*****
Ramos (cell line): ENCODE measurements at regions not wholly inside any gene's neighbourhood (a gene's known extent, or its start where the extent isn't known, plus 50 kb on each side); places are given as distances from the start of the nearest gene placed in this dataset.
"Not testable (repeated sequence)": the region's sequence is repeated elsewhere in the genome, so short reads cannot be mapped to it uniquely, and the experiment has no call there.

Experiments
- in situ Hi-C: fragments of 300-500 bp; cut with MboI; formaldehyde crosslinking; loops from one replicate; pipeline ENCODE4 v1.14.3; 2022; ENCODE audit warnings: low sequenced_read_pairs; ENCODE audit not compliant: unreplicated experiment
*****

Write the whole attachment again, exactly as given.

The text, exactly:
Ramos (cell line): ENCODE measurements at regions not wholly inside any gene's neighbourhood (a gene's known extent, or its start where the extent isn't known, plus 50 kb on each side); places are given as distances from the start of the nearest gene placed in this dataset.
"Not testable (repeated sequence)": the region's sequence is repeated elsewhere in the genome, so short reads cannot be mapped to it uniquely, and the experiment has no call there.

Experiments
- in situ Hi-C: fragments of 300-500 bp; cut with MboI; formaldehyde crosslinking; loops from one replicate; pipeline ENCODE4 v1.14.3; 2022; ENCODE audit warnings: low sequenced_read_pairs; ENCODE audit not compliant: unreplicated experiment